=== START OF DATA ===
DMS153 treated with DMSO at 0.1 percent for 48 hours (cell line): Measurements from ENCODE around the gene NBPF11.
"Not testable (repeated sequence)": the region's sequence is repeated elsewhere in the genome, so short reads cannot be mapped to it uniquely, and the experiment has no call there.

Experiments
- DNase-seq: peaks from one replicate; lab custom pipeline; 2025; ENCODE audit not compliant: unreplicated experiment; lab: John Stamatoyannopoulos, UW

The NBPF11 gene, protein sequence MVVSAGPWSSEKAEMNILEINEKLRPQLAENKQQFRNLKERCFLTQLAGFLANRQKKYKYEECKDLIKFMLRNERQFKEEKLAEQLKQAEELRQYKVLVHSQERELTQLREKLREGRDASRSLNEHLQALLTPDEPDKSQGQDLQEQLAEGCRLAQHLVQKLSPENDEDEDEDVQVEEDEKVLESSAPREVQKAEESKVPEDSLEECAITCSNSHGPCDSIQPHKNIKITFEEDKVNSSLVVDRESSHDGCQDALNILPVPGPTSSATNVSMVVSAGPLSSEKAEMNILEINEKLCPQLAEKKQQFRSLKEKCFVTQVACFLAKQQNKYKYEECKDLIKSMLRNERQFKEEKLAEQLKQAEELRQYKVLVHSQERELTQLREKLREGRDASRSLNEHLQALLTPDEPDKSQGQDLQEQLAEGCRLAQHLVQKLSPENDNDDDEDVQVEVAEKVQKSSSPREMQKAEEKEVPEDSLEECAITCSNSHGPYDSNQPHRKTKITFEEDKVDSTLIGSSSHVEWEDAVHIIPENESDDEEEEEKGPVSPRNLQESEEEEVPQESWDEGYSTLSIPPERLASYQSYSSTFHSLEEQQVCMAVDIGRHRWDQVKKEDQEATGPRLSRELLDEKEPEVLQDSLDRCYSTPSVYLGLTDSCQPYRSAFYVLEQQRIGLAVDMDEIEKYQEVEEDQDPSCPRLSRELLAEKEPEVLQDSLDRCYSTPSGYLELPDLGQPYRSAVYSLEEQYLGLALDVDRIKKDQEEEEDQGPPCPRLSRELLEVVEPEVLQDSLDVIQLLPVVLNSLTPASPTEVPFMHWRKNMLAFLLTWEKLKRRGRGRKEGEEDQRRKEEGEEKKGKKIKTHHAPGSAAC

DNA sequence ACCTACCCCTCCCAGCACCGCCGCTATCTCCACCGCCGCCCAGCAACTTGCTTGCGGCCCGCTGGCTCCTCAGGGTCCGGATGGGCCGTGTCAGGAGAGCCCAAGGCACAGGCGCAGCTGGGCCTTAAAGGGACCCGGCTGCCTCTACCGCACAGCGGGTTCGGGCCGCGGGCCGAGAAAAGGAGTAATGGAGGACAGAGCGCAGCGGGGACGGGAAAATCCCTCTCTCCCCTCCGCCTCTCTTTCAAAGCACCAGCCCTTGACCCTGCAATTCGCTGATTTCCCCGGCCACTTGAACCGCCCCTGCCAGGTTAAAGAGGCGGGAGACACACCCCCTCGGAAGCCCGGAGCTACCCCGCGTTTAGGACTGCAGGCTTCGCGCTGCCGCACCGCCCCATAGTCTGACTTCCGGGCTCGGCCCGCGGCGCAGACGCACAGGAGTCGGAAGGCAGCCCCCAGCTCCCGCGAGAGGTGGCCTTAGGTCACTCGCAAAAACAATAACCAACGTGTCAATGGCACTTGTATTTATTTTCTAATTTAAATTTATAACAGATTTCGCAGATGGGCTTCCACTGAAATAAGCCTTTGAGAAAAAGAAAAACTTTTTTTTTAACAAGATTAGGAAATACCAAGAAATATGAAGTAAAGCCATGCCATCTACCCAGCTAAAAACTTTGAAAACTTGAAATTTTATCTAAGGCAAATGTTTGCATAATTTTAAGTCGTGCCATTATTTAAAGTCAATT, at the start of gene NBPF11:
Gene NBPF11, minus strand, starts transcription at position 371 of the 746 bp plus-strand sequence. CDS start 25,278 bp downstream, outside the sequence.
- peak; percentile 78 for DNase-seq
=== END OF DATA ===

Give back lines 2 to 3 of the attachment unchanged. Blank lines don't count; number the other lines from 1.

"Not testable (repeated sequence)": the region's sequence is repeated elsewhere in the genome, so short reads cannot be mapped to it uniquely, and the experiment has no call there.

Experiments